My colleagues who read this blog are beginning to wonder if I am actually at the conference I’m supposed to be attending. I promise I am going to panels in between meals, some of them even at 8am…but yesterday was too beautiful to work through lunch and my New Orleanian friend L kindly agreed to take me for a traditional crawfish boil. The crawfish boil is a warm childhood memory for L, from fishing for the critters with special nets to cooking them up in a stock flavoured with spices, whole garlic heads, and sometimes corn and potatoes too.

We went to Frankie and Johnny’s, another low key local hangout, this time further uptown, near the Garden District. The vibe is somewhere between a diner and a dive bar, with extremely friendly waitstaff who were enthusiastic advocates for the eating of crawfish. We kept it simple with 2lbs of crustaceans – which is to say an enormous pan, easily enough for two. L taught me the basics of crawfish eating, which is to say twist off the head (sucking the juices optional), then pinch the tail and pull off the shell. They’re funny looking buggers but delicious in their peppery garlicy broth.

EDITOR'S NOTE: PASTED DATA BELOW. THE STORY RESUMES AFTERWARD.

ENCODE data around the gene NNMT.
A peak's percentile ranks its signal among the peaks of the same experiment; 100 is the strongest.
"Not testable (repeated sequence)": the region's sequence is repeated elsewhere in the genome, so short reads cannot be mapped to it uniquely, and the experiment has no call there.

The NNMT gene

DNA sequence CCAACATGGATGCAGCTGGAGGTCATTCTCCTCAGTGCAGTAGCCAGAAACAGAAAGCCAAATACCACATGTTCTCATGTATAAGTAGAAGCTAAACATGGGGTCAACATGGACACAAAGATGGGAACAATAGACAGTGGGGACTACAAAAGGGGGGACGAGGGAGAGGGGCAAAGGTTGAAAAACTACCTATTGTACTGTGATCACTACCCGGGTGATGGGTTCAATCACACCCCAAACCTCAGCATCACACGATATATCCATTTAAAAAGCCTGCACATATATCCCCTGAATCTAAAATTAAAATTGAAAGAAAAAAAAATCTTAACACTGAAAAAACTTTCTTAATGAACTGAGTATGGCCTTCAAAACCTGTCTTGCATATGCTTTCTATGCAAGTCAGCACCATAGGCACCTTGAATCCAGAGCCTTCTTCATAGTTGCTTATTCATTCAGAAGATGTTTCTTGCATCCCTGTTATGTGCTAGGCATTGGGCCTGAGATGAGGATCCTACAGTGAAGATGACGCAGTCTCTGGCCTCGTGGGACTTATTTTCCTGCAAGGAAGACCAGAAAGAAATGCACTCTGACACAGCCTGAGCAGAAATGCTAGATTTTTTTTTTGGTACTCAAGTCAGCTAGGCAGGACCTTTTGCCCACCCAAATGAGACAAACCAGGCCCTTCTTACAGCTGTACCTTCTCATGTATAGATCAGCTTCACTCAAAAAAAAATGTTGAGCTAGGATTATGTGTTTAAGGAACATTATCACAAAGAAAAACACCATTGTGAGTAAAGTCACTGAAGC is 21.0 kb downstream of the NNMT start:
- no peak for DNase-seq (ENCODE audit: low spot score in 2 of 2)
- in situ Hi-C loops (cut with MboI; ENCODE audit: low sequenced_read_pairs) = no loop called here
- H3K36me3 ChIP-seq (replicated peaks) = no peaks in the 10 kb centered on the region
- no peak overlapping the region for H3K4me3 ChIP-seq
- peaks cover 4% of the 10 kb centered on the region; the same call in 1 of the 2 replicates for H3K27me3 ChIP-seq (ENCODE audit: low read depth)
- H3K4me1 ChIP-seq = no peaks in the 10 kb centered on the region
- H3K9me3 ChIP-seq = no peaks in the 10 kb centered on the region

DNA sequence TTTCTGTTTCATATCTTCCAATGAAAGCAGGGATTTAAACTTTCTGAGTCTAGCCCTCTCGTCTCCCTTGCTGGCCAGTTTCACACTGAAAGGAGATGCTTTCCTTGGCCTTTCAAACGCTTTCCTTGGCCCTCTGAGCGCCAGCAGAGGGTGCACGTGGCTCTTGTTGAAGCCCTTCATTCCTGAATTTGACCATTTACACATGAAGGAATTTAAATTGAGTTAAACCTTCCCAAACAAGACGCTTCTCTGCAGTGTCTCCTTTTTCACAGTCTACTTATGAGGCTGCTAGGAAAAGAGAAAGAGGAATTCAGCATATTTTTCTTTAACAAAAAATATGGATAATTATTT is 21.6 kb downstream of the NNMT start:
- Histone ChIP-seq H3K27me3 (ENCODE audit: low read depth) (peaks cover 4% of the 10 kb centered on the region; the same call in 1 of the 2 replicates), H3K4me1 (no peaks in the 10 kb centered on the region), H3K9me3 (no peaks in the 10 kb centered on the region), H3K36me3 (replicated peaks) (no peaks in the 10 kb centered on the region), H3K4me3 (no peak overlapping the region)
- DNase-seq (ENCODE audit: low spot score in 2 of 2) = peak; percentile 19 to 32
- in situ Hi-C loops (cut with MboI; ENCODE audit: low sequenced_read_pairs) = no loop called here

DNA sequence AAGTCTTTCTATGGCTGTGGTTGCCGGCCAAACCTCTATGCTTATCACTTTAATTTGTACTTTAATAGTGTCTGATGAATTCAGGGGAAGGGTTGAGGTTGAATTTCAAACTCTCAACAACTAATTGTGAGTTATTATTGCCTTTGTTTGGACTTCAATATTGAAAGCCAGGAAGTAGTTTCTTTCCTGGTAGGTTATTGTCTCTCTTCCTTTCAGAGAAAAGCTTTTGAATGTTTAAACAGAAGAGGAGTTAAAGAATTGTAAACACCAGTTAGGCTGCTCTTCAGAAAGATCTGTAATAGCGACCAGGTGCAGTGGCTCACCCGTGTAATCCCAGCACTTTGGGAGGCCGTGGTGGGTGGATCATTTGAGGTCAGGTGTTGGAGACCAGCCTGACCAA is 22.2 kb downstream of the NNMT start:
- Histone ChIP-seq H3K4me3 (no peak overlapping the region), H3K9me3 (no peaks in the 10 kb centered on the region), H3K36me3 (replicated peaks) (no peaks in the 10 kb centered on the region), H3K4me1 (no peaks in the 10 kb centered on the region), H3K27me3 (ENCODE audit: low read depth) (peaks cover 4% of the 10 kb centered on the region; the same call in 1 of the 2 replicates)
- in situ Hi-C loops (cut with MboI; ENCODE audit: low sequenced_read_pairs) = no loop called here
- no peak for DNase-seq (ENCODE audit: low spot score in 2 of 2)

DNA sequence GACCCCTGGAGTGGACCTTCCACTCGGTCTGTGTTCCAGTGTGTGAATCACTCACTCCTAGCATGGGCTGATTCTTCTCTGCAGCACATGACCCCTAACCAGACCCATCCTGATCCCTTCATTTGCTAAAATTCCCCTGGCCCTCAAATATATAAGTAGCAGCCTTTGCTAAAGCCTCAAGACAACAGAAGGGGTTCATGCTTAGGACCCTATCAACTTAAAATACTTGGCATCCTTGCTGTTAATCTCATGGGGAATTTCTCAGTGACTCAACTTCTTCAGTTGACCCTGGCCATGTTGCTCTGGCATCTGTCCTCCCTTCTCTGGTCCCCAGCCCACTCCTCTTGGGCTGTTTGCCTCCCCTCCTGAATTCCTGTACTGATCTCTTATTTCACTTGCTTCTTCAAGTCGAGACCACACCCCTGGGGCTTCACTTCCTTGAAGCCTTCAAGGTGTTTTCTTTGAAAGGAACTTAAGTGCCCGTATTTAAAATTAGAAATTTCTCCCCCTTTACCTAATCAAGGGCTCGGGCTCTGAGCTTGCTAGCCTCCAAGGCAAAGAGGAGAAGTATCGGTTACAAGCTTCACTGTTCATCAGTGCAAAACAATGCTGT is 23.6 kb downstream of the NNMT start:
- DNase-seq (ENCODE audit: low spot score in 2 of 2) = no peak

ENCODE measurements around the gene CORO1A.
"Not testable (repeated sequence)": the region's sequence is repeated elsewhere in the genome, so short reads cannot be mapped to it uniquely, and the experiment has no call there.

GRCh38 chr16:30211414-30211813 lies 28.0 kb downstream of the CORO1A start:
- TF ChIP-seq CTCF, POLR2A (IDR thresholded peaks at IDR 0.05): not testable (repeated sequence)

We added another local specialty: artichoke stuffed with garlicky breadcrumbs. This was not a meal for those uncomfortable eating with their hands. Mr Lemur, who freaks out eating anything messier than a pizza without silverware, would not have approved.

After the crawfish, we clearly hadn’t consumed enough fat and sugar for the day, so L took me to another local spot, Tee-Eva’s, for dessert. Tee-Eva’s is a tiny storefront on Magazine St, with a shaved ice-making machine in front for the local treat called a snowball and a tiny kitchen in back, in which we could see one of the staff stirring a giant pan of caramel for the pralines. It’s the epitome of a local institution, complete with in-joke posters of the staff and postcards sent by loyal customers. We ordered a snowball, which is is a summer cooler in New Orleans consisting of shaved ice, sugar-water, flavoured syrup and an optional topping of condensed milk. (Optional, but really the correct choice. Why would you say no to condensed milk?) However, apparently you have to know to ask for it, as it wasn’t offered. This, apparently, is an extra that demands local knowledge.

The snowball was tooth-achingly sweet but also rather yummy. We also had a praline, but that wasn’t terribly photogenic. After all that sugar, we went for a walk in the beautiful Garden District to recover. And then I went back to the conference. Honest.

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